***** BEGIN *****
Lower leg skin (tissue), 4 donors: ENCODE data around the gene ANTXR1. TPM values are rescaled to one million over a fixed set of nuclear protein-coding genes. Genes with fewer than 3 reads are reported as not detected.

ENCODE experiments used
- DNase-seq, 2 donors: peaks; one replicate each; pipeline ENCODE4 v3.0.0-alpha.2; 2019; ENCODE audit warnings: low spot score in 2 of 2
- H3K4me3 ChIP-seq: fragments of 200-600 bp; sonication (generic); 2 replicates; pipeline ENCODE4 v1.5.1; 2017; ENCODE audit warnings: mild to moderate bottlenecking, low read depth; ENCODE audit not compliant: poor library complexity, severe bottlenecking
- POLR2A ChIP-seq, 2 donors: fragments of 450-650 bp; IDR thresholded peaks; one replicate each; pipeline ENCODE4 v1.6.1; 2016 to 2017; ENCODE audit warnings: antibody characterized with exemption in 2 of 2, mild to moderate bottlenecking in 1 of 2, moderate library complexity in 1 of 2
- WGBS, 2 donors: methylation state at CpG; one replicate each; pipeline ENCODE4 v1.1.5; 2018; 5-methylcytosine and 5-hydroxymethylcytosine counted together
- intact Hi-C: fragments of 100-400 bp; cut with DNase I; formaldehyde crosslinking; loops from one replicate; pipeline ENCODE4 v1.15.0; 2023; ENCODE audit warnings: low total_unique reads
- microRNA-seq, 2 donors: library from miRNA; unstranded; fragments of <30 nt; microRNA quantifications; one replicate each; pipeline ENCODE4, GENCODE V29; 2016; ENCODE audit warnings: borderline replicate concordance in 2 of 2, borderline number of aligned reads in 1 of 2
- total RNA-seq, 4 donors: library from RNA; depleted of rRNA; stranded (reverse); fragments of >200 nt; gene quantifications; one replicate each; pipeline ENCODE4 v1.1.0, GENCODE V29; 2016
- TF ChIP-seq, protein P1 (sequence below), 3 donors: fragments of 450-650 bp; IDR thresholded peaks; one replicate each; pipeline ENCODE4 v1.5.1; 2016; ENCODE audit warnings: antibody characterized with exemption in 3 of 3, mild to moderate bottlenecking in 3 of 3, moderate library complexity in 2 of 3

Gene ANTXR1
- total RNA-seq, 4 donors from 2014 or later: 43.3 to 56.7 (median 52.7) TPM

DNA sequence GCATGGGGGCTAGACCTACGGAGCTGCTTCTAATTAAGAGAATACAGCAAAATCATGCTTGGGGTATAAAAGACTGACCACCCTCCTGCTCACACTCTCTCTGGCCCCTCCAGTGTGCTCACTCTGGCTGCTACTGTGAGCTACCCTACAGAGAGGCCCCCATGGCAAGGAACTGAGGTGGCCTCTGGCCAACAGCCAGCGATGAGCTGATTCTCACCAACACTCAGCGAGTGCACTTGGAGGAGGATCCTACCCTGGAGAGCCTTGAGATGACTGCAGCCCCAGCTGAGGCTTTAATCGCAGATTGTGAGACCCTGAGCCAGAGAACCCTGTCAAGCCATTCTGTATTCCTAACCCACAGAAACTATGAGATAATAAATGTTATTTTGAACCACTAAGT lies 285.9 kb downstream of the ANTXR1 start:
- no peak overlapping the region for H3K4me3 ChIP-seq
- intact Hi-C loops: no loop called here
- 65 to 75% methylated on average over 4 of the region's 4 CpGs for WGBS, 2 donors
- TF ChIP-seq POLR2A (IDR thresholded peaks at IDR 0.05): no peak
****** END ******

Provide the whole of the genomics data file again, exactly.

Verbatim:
Lower leg skin (tissue), 4 donors: ENCODE data around the gene ANTXR1. TPM values are rescaled to one million over a fixed set of nuclear protein-coding genes. Genes with fewer than 3 reads are reported as not detected.

ENCODE experiments used
- DNase-seq, 2 donors: peaks; one replicate each; pipeline ENCODE4 v3.0.0-alpha.2; 2019; ENCODE audit warnings: low spot score in 2 of 2
- H3K4me3 ChIP-seq: fragments of 200-600 bp; sonication (generic); 2 replicates; pipeline ENCODE4 v1.5.1; 2017; ENCODE audit warnings: mild to moderate bottlenecking, low read depth; ENCODE audit not compliant: poor library complexity, severe bottlenecking
- POLR2A ChIP-seq, 2 donors: fragments of 450-650 bp; IDR thresholded peaks; one replicate each; pipeline ENCODE4 v1.6.1; 2016 to 2017; ENCODE audit warnings: antibody characterized with exemption in 2 of 2, mild to moderate bottlenecking in 1 of 2, moderate library complexity in 1 of 2
- WGBS, 2 donors: methylation state at CpG; one replicate each; pipeline ENCODE4 v1.1.5; 2018; 5-methylcytosine and 5-hydroxymethylcytosine counted together
- intact Hi-C: fragments of 100-400 bp; cut with DNase I; formaldehyde crosslinking; loops from one replicate; pipeline ENCODE4 v1.15.0; 2023; ENCODE audit warnings: low total_unique reads
- microRNA-seq, 2 donors: library from miRNA; unstranded; fragments of <30 nt; microRNA quantifications; one replicate each; pipeline ENCODE4, GENCODE V29; 2016; ENCODE audit warnings: borderline replicate concordance in 2 of 2, borderline number of aligned reads in 1 of 2
- total RNA-seq, 4 donors: library from RNA; depleted of rRNA; stranded (reverse); fragments of >200 nt; gene quantifications; one replicate each; pipeline ENCODE4 v1.1.0, GENCODE V29; 2016
- TF ChIP-seq, protein P1 (sequence below), 3 donors: fragments of 450-650 bp; IDR thresholded peaks; one replicate each; pipeline ENCODE4 v1.5.1; 2016; ENCODE audit warnings: antibody characterized with exemption in 3 of 3, mild to moderate bottlenecking in 3 of 3, moderate library complexity in 2 of 3

Gene ANTXR1
- total RNA-seq, 4 donors from 2014 or later: 43.3 to 56.7 (median 52.7) TPM

DNA sequence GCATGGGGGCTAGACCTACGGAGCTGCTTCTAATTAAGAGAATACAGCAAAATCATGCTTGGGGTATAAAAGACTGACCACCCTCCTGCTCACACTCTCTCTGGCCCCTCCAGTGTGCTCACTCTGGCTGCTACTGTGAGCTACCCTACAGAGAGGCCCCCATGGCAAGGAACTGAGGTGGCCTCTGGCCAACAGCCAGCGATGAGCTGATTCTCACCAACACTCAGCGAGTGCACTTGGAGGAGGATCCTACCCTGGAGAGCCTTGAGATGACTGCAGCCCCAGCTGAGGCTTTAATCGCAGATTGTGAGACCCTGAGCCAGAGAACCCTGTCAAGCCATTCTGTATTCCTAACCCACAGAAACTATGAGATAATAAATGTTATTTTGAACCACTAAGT lies 285.9 kb downstream of the ANTXR1 start:
- no peak overlapping the region for H3K4me3 ChIP-seq
- intact Hi-C loops: no loop called here
- 65 to 75% methylated on average over 4 of the region's 4 CpGs for WGBS, 2 donors
- TF ChIP-seq POLR2A (IDR thresholded peaks at IDR 0.05): no peak